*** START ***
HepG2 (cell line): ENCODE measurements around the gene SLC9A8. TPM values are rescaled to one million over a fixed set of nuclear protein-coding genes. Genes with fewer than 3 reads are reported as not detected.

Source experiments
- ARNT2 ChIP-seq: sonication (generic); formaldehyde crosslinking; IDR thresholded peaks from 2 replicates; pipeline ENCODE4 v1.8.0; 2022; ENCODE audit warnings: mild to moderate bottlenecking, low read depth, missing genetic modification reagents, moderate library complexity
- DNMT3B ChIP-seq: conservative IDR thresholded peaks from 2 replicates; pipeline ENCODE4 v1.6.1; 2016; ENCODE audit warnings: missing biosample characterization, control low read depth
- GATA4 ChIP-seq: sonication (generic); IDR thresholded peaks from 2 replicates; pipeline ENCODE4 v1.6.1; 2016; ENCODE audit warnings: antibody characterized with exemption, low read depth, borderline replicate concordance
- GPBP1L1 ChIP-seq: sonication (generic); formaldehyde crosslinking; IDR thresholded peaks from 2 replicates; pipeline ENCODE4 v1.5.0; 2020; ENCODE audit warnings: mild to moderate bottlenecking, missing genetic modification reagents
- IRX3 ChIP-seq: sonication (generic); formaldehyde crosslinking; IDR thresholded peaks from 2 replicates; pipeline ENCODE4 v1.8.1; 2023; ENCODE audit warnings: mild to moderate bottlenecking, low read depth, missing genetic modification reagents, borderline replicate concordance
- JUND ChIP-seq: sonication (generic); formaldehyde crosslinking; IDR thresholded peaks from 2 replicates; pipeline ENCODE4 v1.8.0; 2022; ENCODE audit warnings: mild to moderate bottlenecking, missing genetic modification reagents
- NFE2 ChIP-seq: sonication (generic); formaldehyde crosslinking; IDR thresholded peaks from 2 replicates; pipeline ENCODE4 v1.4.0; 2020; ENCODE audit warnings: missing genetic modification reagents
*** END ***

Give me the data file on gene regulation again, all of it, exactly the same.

HepG2 (cell line): ENCODE measurements around the gene SLC9A8. TPM values are rescaled to one million over a fixed set of nuclear protein-coding genes. Genes with fewer than 3 reads are reported as not detected.

Source experiments
- ARNT2 ChIP-seq: sonication (generic); formaldehyde crosslinking; IDR thresholded peaks from 2 replicates; pipeline ENCODE4 v1.8.0; 2022; ENCODE audit warnings: mild to moderate bottlenecking, low read depth, missing genetic modification reagents, moderate library complexity
- DNMT3B ChIP-seq: conservative IDR thresholded peaks from 2 replicates; pipeline ENCODE4 v1.6.1; 2016; ENCODE audit warnings: missing biosample characterization, control low read depth
- GATA4 ChIP-seq: sonication (generic); IDR thresholded peaks from 2 replicates; pipeline ENCODE4 v1.6.1; 2016; ENCODE audit warnings: antibody characterized with exemption, low read depth, borderline replicate concordance
- GPBP1L1 ChIP-seq: sonication (generic); formaldehyde crosslinking; IDR thresholded peaks from 2 replicates; pipeline ENCODE4 v1.5.0; 2020; ENCODE audit warnings: mild to moderate bottlenecking, missing genetic modification reagents
- IRX3 ChIP-seq: sonication (generic); formaldehyde crosslinking; IDR thresholded peaks from 2 replicates; pipeline ENCODE4 v1.8.1; 2023; ENCODE audit warnings: mild to moderate bottlenecking, low read depth, missing genetic modification reagents, borderline replicate concordance
- JUND ChIP-seq: sonication (generic); formaldehyde crosslinking; IDR thresholded peaks from 2 replicates; pipeline ENCODE4 v1.8.0; 2022; ENCODE audit warnings: mild to moderate bottlenecking, missing genetic modification reagents
- NFE2 ChIP-seq: sonication (generic); formaldehyde crosslinking; IDR thresholded peaks from 2 replicates; pipeline ENCODE4 v1.4.0; 2020; ENCODE audit warnings: missing genetic modification reagents